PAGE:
Yoko K Performance in CopleyVictoria Hamilton
Our afternoon with Yoko K was amazing. She is a true case study in cultural hybridity. Her background in classical music, jazz, punk and Brazilian music speaks volumes to the society we all inhabit, how there are no longer rigid distinctions between genres. Why can't a Japanese woman come to the United States and mix Miles Davis' "So What" what the beautifully haunting sound of dripping water with the sound of wind whispering through trees and make it sound like something from out of heaven. I was transported to another land, another place, I was thrilled I was inspired I was at peace. I have respect and love for all genres of music, I am open. Her ability to marry seemingly unrelated sounds and modes of expression was phenomenal! As a member of the audience I was amazed to see the cause and effect of it all: choosing a sound a manipulating buttons and controls and how it affects everything else. Watching her work reminded me of watching the Cosby show episode where the Huxtables spend the afternoon in the studio with Stevie Wonder. Jammin' On the One with Stevie WonderThis was the best class ALL semester. If we had sessions like this more often with semioticians and could watch them create and bring their art to life, THAT would be boss. I will use the rest of this post to reiterate some of my favorite one-liners that really drove Yoko K's lecture and performance home for me.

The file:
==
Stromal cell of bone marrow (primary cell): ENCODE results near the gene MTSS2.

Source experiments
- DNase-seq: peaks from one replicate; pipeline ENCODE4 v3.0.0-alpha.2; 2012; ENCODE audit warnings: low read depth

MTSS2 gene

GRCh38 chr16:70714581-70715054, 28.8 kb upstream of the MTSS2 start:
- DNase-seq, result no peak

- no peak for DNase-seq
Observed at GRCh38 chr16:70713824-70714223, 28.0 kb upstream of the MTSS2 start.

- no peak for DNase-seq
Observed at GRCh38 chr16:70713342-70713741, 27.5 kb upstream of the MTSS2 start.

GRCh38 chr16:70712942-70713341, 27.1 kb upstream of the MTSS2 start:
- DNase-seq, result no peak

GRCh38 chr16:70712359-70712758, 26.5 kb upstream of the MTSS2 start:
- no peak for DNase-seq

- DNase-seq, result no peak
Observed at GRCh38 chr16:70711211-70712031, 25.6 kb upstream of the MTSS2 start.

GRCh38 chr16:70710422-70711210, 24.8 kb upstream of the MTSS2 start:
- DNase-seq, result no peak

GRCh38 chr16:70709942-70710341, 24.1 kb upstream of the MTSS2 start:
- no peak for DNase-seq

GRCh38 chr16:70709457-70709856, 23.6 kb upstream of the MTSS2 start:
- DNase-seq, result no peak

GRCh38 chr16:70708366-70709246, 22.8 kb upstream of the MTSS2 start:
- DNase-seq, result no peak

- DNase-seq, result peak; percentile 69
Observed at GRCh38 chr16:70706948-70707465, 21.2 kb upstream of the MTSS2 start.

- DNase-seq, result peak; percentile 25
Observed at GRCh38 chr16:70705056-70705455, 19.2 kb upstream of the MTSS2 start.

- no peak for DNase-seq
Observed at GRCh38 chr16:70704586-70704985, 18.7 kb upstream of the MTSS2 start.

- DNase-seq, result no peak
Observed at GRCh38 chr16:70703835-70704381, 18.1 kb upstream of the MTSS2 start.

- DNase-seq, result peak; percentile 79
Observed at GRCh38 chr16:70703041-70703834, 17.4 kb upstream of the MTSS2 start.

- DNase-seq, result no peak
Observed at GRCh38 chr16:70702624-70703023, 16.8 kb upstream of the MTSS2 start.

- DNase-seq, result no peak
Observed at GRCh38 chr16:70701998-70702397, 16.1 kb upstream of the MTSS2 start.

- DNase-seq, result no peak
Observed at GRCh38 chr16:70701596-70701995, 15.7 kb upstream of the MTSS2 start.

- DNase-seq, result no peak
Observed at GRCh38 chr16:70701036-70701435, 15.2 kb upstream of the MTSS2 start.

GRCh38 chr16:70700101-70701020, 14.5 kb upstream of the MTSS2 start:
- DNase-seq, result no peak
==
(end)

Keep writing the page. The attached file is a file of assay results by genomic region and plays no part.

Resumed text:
"Technology and nature in harmony is related to my Japanese culture"- Yoko K
"In Japan, aesthetics and nature are one."- Yoko K
"Music is a religious reflection. But spirituality isn't tangible." -Yoko K
"Music happens as I explore---digital technology is limitless."
"Good groove is like a good barbecue sauce, you can dip anything in it but you have to master and capture the essence of taste and the deliciousness first." To do something fast first master slow."- Yoko K
"I have the highest respect for jazz pianists. The balance of structure and chaos is amazing." Yoko K
"'Healing music' is corny but if I hear something with some complexity but simple enough to take me away, that's a start."- Yoko K